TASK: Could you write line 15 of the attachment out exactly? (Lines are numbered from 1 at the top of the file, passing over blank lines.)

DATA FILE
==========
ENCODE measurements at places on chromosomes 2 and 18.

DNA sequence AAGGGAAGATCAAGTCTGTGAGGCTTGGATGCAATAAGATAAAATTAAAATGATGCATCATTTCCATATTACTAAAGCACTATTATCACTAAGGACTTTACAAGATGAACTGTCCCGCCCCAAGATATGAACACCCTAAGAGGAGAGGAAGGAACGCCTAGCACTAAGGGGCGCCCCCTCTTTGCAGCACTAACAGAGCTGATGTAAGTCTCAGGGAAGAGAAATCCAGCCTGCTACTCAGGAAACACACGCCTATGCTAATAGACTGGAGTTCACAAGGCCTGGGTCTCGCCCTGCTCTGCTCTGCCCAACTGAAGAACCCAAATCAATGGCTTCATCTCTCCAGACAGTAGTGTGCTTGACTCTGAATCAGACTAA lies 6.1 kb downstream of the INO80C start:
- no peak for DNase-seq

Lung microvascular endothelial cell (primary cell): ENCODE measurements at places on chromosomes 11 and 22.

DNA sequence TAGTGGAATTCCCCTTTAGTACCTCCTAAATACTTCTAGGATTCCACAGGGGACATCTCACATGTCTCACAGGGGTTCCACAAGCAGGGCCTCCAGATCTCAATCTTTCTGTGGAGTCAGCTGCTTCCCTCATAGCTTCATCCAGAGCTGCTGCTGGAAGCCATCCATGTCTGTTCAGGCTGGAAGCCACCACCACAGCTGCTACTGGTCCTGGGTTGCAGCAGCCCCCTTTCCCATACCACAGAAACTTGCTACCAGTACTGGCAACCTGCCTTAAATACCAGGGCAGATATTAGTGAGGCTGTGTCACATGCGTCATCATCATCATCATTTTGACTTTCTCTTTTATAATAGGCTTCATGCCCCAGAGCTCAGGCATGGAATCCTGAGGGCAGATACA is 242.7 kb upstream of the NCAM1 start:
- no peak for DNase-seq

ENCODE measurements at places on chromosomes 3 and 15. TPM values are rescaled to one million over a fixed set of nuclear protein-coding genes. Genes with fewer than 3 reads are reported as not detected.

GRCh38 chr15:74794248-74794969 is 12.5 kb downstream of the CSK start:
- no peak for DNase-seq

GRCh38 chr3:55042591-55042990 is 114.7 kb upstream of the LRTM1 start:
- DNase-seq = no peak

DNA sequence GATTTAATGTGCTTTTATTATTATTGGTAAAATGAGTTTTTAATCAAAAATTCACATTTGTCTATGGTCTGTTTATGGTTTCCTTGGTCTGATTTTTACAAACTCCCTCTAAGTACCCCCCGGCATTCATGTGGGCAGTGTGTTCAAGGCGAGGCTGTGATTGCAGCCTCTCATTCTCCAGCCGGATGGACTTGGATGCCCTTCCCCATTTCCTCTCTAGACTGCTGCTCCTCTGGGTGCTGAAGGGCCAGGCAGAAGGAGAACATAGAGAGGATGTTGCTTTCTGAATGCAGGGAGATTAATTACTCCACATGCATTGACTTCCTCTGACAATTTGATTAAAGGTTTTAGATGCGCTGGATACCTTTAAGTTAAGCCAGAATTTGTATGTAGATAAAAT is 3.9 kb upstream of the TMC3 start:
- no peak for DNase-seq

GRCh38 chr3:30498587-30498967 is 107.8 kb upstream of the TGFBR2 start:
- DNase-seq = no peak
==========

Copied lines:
- DNase-seq = no peak